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BassClef

Are violins the most faked objects ever? Seems super crooked.

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The problem that comes up again and again is that violins (generally Chinese) are sold throughout the world with fake labels from contemporary makers. 

When these appear in shops with online inventories it's easy enough to tackle the seller, though it can be remarkably difficult to get them to accept that they are selling something that isn't genuine.

On Ebay there is or was a healthy market in such things, and it seems that prospective buyers are stupid/greedy enough to think that they might get the better of the seller - I believe in a lot of cases they don't contact the maker because they don't want to alert anyone else to the incredible killing they believe they are about to make.

It's also worth remembering that not everyone speaks the same language as the alleged maker of the instrument, nor do some people wish it to be known that they even look at Ebay or whatever other sales platform ...

But I'm surprised that Danube Fiddler even bothers to debate such questions, since 2 seconds' playing would surely be enough to establish the authenticity of any label.

 

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2 hours ago, Danube Fiddler said:

unless the "Burgess" is offered for 2k - then a call isn´t necessary.  THIS TYPE of "forgery" I don´t count.

A reality where 2 k (Euro? Dollar?) for a fake or 15k for "good sound" don't count is surely not the world 99% of the people are living in.

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9 minutes ago, martin swan said:

But I'm surprised that Danube Fiddler even bothers to debate such questions, since 2 seconds' playing would surely be enough to establish the authenticity of any label.

You still can´t accept the importance of sound for pricing ?! You still believe, that the probability of fine sound in your G.B.G., offered some time ago, is not higher than in any 2k - violin ?! 

I never claimed a positive authentification by sound-tests, the opposite can make a limited collateral sense in high-valuated instruments. However my earlier statements (you just try to remember ) were not about authentification but about the relation of sound-quality and prices in general ( historical evaluation ) and in the single case ( need of approximate fit to the historical evaluated sound/price-range ).

Yes, when a Guadagnini sounds poor, I would assume this

- the dealer surely has tried to find one of the best possible set-up and adjustments

- if the instrument has some serious lacks of condition, he couldn´t or didn´t want to shut down - the dealer will tell it

- when the dealer can´t tell and show such things - that means we have no special reasons for the poor sound - then I also would think about a forgery - but it would not play a great role, because anyways it makes no sense to buy such a violin.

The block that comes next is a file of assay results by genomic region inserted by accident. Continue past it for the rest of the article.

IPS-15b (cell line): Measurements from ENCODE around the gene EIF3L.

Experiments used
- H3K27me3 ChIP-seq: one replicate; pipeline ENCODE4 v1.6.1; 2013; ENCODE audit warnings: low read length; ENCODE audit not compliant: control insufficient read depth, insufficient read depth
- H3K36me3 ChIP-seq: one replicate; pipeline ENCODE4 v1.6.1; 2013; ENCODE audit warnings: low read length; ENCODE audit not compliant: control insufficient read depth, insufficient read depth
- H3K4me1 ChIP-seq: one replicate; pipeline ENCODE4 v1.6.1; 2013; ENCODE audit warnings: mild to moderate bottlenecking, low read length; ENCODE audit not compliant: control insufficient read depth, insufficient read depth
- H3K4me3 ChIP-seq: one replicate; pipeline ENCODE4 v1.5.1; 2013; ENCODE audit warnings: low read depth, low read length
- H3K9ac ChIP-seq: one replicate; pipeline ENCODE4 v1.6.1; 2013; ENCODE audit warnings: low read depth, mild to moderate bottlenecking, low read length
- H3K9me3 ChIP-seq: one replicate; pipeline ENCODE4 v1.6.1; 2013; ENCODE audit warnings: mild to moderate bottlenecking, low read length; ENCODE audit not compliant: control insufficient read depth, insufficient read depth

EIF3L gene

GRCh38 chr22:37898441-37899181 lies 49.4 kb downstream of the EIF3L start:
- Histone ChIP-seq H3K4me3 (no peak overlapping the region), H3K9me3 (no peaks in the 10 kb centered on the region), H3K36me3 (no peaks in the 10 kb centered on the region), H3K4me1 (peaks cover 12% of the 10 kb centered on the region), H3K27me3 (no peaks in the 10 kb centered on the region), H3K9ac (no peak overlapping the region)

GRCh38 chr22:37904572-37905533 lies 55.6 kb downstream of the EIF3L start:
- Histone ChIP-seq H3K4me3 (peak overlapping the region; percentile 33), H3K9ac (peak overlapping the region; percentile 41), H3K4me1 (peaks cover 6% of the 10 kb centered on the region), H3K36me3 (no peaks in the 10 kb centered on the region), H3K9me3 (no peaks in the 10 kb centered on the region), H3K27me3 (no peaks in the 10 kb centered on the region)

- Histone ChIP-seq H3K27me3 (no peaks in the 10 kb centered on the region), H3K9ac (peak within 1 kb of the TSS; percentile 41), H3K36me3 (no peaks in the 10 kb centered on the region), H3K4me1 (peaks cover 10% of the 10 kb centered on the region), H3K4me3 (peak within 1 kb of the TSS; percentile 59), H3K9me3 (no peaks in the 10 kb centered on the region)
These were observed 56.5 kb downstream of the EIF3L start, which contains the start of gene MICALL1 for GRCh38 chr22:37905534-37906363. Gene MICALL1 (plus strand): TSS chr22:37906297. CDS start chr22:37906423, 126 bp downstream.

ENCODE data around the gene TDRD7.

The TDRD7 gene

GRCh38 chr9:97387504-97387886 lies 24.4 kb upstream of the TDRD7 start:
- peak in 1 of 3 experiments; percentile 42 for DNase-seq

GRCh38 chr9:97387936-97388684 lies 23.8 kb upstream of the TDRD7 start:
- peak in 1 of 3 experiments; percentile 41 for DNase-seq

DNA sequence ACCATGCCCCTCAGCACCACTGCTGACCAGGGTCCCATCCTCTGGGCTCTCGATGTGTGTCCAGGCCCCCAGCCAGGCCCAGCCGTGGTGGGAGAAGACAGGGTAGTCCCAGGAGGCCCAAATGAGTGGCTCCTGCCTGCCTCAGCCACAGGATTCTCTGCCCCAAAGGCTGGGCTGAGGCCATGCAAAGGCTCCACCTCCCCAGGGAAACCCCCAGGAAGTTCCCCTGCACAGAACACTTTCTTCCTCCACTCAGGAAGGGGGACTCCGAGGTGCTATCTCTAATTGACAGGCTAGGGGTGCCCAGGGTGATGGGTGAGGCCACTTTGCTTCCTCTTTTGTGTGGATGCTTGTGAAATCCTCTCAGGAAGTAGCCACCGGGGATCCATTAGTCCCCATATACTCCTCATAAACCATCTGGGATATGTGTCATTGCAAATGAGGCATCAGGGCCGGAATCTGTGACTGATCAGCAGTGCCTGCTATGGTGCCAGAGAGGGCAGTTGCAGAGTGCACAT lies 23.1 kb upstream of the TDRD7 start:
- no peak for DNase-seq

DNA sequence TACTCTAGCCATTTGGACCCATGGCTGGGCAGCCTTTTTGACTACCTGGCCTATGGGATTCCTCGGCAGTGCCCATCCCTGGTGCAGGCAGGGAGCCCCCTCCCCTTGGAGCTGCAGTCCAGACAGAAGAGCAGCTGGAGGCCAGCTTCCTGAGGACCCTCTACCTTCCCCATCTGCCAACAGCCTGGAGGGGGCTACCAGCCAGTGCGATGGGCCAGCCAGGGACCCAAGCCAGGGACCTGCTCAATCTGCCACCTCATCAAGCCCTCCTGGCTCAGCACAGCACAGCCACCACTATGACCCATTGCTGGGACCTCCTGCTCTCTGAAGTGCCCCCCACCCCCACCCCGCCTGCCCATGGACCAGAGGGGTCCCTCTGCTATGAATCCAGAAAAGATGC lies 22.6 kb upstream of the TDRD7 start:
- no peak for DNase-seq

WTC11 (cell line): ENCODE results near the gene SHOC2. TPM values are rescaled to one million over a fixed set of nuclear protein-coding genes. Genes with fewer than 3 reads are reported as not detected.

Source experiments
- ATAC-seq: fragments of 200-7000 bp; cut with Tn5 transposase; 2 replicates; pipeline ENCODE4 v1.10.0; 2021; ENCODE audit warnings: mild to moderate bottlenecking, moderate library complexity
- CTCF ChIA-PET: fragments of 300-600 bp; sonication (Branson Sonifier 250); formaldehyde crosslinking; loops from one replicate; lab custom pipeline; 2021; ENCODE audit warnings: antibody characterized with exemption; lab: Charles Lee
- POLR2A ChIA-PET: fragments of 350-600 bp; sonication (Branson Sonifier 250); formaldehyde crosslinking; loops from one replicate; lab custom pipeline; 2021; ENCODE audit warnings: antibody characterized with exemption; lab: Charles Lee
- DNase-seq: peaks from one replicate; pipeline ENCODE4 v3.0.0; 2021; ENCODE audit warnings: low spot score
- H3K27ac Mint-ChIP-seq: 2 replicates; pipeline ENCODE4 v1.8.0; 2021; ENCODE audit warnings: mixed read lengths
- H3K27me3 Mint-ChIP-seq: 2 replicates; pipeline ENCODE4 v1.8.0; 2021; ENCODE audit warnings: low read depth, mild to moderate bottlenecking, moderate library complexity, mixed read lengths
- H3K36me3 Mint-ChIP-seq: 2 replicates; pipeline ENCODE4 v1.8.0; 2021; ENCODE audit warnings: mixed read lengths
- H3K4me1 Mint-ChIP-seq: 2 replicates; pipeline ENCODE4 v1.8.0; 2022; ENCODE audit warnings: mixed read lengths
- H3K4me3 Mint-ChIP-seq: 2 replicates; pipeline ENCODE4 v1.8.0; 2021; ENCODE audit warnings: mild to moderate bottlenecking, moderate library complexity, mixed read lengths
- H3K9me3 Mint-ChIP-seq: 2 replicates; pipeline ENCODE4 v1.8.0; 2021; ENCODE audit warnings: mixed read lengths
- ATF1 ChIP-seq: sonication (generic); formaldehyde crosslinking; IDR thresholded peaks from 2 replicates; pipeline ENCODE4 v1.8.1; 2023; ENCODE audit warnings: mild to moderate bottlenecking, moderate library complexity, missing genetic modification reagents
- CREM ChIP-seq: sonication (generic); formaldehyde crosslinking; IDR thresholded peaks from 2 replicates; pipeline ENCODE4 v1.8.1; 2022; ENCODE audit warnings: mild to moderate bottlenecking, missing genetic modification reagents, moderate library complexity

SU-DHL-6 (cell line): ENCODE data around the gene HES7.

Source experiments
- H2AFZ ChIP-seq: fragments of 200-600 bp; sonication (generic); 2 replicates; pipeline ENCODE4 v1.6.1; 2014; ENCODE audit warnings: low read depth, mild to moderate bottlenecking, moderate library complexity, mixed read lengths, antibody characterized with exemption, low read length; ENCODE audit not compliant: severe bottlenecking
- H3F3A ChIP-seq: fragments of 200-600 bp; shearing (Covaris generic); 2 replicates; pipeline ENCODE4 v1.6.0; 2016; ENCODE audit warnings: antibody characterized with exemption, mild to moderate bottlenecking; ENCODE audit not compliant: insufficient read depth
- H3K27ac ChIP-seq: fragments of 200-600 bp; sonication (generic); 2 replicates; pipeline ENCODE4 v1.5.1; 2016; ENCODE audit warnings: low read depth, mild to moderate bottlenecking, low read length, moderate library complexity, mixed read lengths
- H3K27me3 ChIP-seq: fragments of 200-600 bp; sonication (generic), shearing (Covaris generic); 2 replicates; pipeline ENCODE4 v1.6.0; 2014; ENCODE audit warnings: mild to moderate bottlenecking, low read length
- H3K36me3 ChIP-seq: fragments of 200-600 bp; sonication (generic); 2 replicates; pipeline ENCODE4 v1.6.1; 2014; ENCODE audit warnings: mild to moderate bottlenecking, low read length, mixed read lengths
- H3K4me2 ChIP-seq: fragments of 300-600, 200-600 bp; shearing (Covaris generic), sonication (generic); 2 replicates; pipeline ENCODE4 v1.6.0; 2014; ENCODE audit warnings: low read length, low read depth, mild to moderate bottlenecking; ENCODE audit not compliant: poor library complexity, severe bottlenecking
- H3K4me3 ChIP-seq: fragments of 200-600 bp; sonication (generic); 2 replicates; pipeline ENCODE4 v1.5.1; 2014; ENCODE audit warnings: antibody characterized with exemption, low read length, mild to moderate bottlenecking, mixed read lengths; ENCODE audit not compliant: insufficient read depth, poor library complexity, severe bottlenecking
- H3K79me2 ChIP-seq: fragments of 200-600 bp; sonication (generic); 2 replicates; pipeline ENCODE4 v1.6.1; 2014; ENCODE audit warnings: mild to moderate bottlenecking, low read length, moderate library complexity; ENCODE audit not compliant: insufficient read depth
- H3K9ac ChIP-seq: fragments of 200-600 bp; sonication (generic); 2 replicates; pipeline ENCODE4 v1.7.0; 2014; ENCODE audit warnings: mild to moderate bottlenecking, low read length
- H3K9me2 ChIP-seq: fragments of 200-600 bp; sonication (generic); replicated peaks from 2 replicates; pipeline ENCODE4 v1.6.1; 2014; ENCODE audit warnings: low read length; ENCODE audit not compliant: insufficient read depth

As we know, you think different : In your opinion G.B.Guadagninis don´t sound better than any much cheaper violins ( even 2k-violins, because there is no correlation between sound and price ( in your words : sound is not paid ).        

We both know, that the thing is more complicated - but you seem to be not prepared to admit any complexity.

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On 12/16/2018 at 7:22 AM, Navyasw02 said:

? Why not use biometrics to label and identify violins?

It certainly could be done, I have thought about, and even mentioned starting with everything valuable and having a certification board to assess and report, and with the report comes substantial credibility to the object of value, eventually the large majority could possibly end up in the data base. But development, acquisition and administration won't evolve out of thin air, and every rock and stone that might uncover something disturbing in this muddy river might not be so fine. An international data set of wooden boxes with strings, accessible to gold card members only, what a concept!

Fraud involving modern violins could be dealt with,,,,,,, individual luthers could place the necessary information publicly,,,but even with all the info available,,, it doesn't guarantee everyone will bother to look for it.

You could bury chips, and electronic detection devices, GPS,, but you never know,,

Some one could end up stealing it and taking it up to the mountain to play it where there is no satellite signal and I would never be able to find it anyway.

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11 hours ago, Evan Smith said:

You could bury chips, and electronic detection devices, GPS,, but you never know,,

There are outfits offering to clone ID chips, so ID chips may not be the answer.